Four gunmen have been killed on a Philippine tourist island as President Rodrigo Duterte ordered the military on Sunday to kill remnants of an Islamic militant group behind a foiled mass kidnapping attempt there.
Authorities said the dead suspects and three others on the run were stragglers from a boatload of southern Philippines-based Abu Sayyaf gunmen who sailed to the central island of Bohol this month as part of a plot to kidnap tourists.
The raid had signalled an escalation of the kidnapping threat from the Abu Sayyaf, who are based on remote islands and also blamed for beheadings and deadly bombings, prompting Duterte to vow deadly retribution.
"I told the military: Do not sleep. Find them. Kill them. I want them dead. Do not give them to me alive," Duterte said about the fresh fighting in Bohol.
"They are animals but if you want me to be an animal, I am used to that. We are the same. I can dish out more than what you can," he told people attending a public sports event.
Six other Abu Sayyaf members had been killed in clashes on the island on April 11, when three soldiers and a policeman were also slain, authorities said.
The military said they had been pursuing up to seven of the remaining gunmen.
Security forces continued the hunt for the remaining three gunmen on Sunday while residents fled to safety to avoid getting caught in the crossfire.
"The remaining lawless armed elements who are strangers in the area have nowhere to go," a joint military and police statement said.
"It could just be a matter of time before we can say that the threat (on Bohol) is totally eliminated."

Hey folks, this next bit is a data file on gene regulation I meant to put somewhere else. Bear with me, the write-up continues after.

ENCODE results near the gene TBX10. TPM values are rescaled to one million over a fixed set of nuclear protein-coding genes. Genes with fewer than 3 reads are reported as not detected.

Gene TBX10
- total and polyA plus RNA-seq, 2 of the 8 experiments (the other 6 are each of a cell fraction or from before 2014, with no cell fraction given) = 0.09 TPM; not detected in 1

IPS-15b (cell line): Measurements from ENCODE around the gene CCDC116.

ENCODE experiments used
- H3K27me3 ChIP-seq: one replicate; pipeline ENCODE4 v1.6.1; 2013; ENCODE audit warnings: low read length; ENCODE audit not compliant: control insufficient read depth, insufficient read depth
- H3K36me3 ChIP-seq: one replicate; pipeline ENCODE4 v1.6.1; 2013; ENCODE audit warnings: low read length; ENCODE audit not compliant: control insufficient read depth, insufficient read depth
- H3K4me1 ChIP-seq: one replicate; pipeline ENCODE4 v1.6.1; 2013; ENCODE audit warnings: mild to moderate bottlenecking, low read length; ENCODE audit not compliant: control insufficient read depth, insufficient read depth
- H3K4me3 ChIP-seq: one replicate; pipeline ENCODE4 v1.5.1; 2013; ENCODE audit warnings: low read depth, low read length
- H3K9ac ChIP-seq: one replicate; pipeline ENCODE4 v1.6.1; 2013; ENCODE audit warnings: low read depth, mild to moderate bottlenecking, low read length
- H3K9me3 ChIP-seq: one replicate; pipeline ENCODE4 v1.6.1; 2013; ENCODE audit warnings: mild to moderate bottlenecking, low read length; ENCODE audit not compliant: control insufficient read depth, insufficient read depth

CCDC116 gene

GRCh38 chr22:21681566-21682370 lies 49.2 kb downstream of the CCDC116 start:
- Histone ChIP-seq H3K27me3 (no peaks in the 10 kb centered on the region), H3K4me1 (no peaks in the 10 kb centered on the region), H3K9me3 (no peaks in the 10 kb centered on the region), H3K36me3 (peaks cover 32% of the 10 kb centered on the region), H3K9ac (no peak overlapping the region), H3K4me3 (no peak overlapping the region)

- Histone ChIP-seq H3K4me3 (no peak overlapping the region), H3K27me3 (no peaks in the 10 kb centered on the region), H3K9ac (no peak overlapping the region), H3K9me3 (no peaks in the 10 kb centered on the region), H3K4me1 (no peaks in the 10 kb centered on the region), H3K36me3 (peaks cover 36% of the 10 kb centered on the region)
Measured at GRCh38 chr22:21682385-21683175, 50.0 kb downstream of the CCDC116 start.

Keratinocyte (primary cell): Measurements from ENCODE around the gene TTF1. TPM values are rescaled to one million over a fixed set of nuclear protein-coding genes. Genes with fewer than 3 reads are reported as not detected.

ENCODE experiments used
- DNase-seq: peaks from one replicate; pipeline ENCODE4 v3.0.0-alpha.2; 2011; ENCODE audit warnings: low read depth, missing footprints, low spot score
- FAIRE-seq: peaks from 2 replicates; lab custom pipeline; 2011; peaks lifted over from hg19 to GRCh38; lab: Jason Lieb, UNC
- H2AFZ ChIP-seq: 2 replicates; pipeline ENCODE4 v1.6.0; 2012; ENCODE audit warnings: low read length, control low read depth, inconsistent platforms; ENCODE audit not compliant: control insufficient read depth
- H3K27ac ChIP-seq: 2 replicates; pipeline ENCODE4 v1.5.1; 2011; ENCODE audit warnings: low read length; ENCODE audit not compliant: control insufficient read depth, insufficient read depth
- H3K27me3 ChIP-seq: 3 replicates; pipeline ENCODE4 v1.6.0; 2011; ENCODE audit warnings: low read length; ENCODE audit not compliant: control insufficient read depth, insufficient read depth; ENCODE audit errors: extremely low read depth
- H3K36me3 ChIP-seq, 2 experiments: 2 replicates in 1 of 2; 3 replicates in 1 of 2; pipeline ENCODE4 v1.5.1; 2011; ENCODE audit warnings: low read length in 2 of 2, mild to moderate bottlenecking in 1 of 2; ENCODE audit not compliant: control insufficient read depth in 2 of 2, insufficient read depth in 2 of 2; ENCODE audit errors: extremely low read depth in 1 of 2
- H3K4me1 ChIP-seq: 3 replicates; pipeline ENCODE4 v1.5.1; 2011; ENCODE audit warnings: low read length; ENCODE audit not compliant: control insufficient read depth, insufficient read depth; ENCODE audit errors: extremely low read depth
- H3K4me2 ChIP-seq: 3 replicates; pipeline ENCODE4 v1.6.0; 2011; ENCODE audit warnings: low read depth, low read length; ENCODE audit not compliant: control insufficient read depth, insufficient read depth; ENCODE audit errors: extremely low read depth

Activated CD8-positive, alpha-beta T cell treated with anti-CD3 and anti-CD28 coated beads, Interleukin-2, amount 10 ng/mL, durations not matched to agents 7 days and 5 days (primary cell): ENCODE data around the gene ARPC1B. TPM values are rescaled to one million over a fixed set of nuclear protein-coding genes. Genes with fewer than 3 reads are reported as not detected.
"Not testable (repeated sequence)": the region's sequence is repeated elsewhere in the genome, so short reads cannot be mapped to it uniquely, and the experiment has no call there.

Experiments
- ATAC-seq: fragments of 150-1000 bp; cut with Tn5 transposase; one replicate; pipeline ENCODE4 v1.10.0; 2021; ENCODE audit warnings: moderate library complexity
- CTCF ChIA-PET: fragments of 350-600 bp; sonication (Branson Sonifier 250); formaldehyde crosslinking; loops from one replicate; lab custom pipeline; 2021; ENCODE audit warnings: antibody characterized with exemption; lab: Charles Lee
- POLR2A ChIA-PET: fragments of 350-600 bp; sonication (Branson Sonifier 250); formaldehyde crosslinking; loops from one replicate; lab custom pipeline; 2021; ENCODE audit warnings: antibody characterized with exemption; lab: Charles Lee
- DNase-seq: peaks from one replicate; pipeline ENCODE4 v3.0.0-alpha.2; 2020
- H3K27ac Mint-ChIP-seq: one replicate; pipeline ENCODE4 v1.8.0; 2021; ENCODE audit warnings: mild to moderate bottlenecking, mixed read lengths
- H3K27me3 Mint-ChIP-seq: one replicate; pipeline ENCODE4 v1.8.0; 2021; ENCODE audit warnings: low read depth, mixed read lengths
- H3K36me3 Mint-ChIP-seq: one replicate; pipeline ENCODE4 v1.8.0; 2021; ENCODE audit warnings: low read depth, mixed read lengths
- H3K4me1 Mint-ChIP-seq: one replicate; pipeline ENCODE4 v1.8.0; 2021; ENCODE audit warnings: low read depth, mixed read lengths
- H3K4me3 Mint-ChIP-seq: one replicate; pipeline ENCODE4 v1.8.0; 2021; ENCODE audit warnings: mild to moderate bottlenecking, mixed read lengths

Bohol police told AFP Saturday's fighting erupted at a rice and coconut farming village near the town of Clarin, adjacent to the area of the April 11 clashes.
The Abu Sayyaf, made up of several hundred militants, is notorious for kidnappings, beheadings and deadly bombings. Its leaders have also pledged allegiance to Islamic State fighters in Iraq and Syria.
On Sunday, the army said the Abu Sayyaf beheaded a soldier it abducted last week in its southern Jolo stronghold.
The fighting in Bohol, about 500 kilometres (300 miles) away from Jolo and 800 kilometres (500 miles) south of Manila, caused a scare for the Philippines' important tourism industry.
The Philippines alerted Western governments after the military said it got wind of an Abu Sayyaf plan to raid central Philippine resorts during the Easter holidays and kidnap up to a dozen tourists.
This led to travel warnings being issued by the United States, Australia, and other countries.
Over the past year the Abu Sayyaf has been expanding its activities from the south where the military has been waging an offensive since last year.
Its gunmen have been boarding commercial and fishing vessels and abducting dozens of foreign crew members, ransoming some of them off for huge sums of money, according to the defence ministry.